Sirex piceus is a rare black species from China (Xiao and Wu 1983).
See Sirex for genus-level diagnostic characteristics.
Male S. piceus is not described.
Female Sirex harbor symbiotic basidiomycete fungus in abdominal glands called mycangia. During oviposition, the site is inoculated with the fungus (Amylostereum spp.), which begins to decompose the surrounding wood. Larvae feed on the fungus, and in the process bore galleries through the wood (Schiff et al. 2012).
Larvae are creamy white and grub-like in appearance with a dark head capsule. As with adults, larvae possess a short dorsal horn on the posterior end of the body. The larvae bore galleries into wood, feeding until pupation and subsequent emergence. Throughout this process, the larvae use their horn to pack the tunnel behind them with sawdust. Emergence holes are perfectly circular. The fungal symbiont is carried in specialized organs in female larvae that develop into the mycangia after metamorphosis (Schiff et al. 2012).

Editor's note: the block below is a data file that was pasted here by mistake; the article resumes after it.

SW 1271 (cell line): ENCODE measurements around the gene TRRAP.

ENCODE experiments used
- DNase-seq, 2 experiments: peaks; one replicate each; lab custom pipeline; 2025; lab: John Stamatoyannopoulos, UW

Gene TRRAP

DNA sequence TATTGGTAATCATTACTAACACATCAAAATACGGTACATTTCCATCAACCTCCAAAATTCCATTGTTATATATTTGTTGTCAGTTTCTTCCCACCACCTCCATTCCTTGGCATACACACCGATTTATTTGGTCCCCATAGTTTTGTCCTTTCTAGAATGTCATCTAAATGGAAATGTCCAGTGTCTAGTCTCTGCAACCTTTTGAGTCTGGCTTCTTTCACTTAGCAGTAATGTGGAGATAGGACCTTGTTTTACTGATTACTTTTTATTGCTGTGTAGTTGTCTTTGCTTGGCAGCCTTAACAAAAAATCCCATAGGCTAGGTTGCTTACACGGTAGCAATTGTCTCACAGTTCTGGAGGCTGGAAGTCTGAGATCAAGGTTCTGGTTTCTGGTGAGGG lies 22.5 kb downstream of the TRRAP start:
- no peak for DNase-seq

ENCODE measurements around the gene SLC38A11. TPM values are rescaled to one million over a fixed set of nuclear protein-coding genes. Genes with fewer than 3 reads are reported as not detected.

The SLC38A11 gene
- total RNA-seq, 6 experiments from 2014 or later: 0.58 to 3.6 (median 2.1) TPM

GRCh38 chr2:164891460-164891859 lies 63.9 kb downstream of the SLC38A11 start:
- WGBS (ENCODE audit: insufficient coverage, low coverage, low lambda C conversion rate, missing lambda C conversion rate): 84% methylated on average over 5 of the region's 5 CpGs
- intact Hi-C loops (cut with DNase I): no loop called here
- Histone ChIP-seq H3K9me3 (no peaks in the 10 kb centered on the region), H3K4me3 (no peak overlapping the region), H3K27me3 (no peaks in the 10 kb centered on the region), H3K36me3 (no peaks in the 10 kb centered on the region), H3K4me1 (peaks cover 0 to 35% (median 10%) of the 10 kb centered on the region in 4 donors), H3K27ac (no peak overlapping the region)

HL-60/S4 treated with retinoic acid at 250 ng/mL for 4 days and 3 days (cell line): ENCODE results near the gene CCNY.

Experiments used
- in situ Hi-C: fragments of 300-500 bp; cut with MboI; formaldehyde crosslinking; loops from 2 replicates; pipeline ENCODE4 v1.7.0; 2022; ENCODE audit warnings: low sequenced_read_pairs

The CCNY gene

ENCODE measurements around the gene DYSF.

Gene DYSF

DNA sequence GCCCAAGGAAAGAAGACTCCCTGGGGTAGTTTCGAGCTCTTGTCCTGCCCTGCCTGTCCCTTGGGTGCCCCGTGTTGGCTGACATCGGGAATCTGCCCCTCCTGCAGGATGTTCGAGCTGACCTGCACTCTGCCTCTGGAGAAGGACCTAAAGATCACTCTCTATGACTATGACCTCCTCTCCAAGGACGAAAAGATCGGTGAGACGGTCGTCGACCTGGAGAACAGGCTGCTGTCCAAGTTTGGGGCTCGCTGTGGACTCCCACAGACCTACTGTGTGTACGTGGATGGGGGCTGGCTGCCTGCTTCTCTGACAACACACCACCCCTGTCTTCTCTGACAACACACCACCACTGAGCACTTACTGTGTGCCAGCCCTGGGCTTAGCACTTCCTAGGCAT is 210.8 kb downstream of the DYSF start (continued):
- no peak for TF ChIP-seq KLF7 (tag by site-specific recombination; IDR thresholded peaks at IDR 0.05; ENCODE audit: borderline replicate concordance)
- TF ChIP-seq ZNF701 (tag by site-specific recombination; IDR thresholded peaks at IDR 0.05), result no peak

The specific biology of S. piceus is unknown.
World: Sirex piceus is found in central China in the province Qinghai (Xiao and Wu 1983).
North America: not recorded
Map data from: GBIF.org (26 June 2019) GBIF Occurrence Download Sirex
Details about data used for maps can be found here.
Specimens of this species not available for imaging.